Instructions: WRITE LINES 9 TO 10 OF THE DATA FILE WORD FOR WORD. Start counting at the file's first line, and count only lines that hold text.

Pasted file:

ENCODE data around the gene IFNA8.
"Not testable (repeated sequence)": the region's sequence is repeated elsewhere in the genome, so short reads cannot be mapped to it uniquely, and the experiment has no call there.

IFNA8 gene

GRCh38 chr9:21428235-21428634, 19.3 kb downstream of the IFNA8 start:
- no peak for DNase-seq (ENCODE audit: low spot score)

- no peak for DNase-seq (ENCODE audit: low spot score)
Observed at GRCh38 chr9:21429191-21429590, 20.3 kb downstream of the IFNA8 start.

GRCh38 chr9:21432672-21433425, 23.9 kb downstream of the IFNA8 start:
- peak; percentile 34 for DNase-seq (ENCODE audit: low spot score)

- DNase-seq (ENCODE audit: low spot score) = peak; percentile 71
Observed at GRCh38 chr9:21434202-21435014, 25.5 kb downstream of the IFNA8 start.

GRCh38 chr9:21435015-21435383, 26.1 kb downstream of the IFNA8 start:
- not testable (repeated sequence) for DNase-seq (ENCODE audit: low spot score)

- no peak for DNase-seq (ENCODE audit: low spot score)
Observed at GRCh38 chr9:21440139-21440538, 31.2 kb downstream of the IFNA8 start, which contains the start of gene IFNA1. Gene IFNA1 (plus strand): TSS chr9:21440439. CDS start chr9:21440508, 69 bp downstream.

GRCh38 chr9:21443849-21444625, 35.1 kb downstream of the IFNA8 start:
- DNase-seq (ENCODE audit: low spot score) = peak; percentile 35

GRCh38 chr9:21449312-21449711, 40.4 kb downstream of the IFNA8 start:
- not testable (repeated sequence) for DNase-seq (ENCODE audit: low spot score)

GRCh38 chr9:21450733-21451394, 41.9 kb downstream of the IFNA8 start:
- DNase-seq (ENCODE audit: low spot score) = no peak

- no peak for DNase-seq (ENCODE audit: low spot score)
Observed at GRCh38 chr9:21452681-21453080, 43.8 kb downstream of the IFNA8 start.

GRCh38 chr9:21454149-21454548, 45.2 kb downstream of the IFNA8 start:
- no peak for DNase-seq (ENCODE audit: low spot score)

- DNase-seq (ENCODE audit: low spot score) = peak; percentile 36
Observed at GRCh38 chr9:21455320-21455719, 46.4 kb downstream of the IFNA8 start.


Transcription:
- peak; percentile 34 for DNase-seq (ENCODE audit: low spot score)

- DNase-seq (ENCODE audit: low spot score) = peak; percentile 71